Math was never one of my strengths. Neither were my construction skills. Luck with animals came in a close third. My first pet was a rooster named Charlie. I traded a jack knife for him with our neighbor Tom. Tom got my prized knife. Charlie died. In hindsight I should have noticed the two inch spurs and assorted battle scars as a sign of his advanced age. Live and learn.
My second pet was a brown rabbit named Bosco. Using some old rusted chicken wire from the scrap pile, some rough lumber and some recycled nails found in an old coffee can, I built my first rabbit cage. I proudly placed him in his new home only to discover the cage empty the next morning. I surmised the rabbit size hole in the chicken wire was the most likely escape route. Fortunately Bosco didn’t venture too far and I was able to locate and recapture him. I quickly came up with a plan B. By this time we had indoor plumbing and the old outhouse was seldom used. I figured with winter coming on, it would suffice as a rabbitree. Of course when I went to check on him the next morning he was nowhere to be seen. After checking for gaps in the door which were too small for a wily rabbit to squeeze through, I surveyed the other options. The outhouse was a three seater, two big ones and a small one. I learned the hard way, rabbits can jump. Retrieving a flashlight from the junk drawer in the kitchen, I headed back to the scene of the disappearing rabbit. Peering down the hole, I saw a pair of eyes reflecting off the dim light. The rest of the brown rabbit blended in. To make a long story short, it is true rabbits don’t lasso well and they don’t climb up
board ladders on command. Suspending head first down an outhouse hole to catch a rabbit is not a memory needing a lengthy description.
Things went better in the following days. My sister Rosanne got a white
rabbit named Ice Cream. Soon we were in the rabbit business, learning about multiplication every month or so.
Mr. Ed’s Farm is a magnet for soon to be homeless animals. Perhaps because of my early farm experiences, bunnies have a soft spot in my heart. There are six adult rabbits currently in residence. Each has its personal story that helped it find a home here. I have a pretty simple management plan based on the multiplication lesson learned years ago, first keep the boys and girls apart! Second, check out the relevant rabbit parts to make sure the donors claims of buck or doe are accurate if you plan on their sharing cages.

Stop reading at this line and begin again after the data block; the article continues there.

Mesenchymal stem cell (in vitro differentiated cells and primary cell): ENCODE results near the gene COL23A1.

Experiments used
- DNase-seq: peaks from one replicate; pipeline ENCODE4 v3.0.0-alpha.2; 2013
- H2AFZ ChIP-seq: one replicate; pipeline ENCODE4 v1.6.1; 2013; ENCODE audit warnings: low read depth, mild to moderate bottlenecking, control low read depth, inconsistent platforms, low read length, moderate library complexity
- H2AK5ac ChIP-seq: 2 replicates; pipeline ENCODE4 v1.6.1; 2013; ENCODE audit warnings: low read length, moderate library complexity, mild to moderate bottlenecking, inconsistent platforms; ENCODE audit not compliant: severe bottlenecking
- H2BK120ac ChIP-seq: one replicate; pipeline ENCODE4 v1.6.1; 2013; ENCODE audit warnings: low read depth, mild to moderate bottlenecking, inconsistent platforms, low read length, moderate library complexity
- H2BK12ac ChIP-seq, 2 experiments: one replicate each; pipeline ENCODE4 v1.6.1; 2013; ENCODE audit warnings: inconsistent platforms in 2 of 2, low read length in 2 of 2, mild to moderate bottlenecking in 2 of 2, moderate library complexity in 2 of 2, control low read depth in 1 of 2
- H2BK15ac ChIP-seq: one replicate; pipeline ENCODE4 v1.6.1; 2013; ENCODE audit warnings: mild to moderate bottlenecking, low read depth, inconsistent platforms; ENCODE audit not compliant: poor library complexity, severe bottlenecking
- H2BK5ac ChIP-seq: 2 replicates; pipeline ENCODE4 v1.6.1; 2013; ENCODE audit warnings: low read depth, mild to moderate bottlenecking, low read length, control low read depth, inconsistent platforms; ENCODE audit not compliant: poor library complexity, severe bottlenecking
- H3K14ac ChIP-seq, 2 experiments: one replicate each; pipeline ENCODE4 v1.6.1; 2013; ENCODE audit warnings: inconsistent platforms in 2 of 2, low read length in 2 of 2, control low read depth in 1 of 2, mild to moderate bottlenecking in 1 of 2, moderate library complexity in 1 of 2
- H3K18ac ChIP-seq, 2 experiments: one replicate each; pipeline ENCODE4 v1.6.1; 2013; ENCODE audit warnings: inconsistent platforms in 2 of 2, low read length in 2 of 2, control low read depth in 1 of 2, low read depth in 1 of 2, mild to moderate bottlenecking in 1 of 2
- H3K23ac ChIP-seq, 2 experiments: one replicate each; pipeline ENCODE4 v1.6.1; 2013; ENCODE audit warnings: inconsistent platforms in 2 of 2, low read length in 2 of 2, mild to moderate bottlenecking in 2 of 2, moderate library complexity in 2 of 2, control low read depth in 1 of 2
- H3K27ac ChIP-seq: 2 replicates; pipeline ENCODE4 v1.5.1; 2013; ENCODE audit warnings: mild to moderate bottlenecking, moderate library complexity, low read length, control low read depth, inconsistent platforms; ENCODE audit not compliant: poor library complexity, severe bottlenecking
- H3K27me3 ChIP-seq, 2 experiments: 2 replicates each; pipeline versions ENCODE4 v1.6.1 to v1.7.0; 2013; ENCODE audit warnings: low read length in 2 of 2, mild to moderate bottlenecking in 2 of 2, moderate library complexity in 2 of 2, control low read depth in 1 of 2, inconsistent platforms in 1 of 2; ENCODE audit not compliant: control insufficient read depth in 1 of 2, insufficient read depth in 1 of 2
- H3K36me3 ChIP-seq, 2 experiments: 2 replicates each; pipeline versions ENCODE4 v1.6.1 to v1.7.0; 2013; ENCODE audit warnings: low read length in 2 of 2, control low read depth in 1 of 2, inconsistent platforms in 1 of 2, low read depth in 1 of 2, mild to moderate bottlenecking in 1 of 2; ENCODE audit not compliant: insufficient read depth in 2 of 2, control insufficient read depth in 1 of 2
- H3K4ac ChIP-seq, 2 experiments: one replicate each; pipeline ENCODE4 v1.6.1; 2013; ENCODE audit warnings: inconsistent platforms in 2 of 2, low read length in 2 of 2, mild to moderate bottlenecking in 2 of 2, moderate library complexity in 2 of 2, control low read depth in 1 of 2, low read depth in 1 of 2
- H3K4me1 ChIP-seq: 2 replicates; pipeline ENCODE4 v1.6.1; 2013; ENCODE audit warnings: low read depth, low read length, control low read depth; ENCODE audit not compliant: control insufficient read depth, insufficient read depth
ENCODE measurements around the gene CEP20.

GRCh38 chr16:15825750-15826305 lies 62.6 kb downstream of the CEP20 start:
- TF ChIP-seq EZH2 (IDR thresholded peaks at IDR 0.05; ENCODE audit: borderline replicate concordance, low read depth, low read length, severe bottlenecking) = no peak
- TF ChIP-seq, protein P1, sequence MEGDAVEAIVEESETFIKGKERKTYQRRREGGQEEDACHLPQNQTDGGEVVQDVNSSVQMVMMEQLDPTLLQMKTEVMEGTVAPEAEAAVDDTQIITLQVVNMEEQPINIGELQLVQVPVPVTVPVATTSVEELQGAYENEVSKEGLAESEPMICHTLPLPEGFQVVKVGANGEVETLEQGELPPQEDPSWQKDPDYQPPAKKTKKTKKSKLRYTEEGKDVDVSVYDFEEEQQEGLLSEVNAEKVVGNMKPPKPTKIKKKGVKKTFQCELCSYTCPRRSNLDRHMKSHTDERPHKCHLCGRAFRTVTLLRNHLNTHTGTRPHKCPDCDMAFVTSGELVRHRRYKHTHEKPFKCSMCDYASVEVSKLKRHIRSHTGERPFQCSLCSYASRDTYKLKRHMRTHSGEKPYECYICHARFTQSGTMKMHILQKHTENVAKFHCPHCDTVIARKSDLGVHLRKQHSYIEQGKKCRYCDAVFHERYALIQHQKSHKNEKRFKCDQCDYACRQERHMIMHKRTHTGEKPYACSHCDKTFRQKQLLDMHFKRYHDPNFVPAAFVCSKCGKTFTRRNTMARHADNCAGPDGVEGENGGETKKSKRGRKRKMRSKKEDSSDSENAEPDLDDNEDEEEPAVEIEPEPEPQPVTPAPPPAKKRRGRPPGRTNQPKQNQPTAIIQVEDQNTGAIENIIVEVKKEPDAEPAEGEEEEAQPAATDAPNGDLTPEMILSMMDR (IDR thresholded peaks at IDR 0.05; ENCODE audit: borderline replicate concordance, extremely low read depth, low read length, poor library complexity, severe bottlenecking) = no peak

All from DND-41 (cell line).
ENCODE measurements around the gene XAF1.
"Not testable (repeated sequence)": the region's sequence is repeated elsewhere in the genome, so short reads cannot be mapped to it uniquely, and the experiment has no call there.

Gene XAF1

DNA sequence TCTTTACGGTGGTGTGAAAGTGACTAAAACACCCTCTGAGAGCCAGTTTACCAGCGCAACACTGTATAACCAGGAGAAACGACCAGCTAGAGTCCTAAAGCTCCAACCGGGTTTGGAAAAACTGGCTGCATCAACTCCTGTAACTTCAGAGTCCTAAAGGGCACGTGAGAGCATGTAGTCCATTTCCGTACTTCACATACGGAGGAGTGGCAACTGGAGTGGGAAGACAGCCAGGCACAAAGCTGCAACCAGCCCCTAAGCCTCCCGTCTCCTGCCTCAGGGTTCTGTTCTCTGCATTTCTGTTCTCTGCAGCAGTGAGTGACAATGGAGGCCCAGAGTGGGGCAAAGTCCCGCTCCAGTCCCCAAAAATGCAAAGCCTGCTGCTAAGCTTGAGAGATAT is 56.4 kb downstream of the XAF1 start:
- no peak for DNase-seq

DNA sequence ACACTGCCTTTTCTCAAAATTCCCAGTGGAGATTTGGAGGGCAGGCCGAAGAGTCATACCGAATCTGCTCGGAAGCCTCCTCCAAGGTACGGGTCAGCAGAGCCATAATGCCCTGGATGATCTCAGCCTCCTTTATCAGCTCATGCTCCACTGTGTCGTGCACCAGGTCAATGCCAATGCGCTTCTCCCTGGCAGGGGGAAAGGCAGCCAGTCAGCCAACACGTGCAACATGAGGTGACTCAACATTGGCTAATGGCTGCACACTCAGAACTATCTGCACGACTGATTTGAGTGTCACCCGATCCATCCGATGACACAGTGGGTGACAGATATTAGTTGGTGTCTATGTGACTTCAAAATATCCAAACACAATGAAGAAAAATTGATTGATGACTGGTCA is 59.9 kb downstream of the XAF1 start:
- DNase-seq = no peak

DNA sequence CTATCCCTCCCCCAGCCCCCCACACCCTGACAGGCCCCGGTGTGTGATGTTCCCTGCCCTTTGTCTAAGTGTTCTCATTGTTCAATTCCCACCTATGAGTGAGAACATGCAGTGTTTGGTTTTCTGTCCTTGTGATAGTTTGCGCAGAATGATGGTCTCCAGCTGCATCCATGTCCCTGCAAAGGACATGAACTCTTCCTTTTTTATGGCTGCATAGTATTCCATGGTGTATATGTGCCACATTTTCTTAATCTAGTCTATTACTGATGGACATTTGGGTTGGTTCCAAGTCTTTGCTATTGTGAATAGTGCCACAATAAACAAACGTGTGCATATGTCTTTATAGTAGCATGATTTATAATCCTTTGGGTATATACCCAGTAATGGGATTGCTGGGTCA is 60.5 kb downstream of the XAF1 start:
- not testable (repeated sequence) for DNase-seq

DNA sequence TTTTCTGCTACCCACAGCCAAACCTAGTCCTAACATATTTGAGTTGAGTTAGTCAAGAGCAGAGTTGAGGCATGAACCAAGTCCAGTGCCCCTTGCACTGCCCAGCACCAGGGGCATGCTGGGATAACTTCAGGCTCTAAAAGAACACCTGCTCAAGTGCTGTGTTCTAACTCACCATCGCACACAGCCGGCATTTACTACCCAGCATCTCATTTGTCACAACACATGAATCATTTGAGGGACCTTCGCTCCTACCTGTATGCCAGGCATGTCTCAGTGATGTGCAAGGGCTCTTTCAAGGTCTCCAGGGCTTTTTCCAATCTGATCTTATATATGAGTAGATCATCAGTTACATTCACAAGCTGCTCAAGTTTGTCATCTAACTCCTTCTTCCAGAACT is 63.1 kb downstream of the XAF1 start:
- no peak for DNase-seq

The last pair of rabbits to gain residence are named Peanut and Emerald. Two beautiful, gentle does who have always been together. Not wanting to break up the roommates, I assigned them to shared quarters. About two weeks ago I noticed an excess amount of fur in the corner. I wasn’t particularly concerned because sometimes does will go through the motions of making a nest. Later the next day I noticed the fur was moving. Upon closer inspection I could see there were a number of tiny pink things wiggling around. After inspecting the pair, it was obvious Peanut was the new mother. Emerald was quickly removed for the safety of the babies.
Two days ago, seven furry cute and cuddly bunnies emerged from the hutch.
The rabbit inventory instantly went from six to thirteen. That I think is an over one hundred percent increase. Now if all five does had seven babies, I’d have thirty five babies plus six adults making the total somewhere around 41. If half the babies are does that would be 17 new does plus the original 5 that would be 22. If they each had 7 babies I’d be somewhere around 154. Anyway this form of a nature math lesson gives me a splitting headache plus keeps me awake at night.
So if you are a caring parent or grandparent that is concerned about getting a child interested in nature and math, call me to reserve a sweet little bunny or two. They should be ready to go in a couple of weeks. If I don’t hear from you soon, I’ll need to brush up on my cage building skills. Since I’m not great at checking out rabbit parts, I’ll have to have individual cages for each one. Without doing the numbers, that’s a lot of chicken wire and scrap lumber!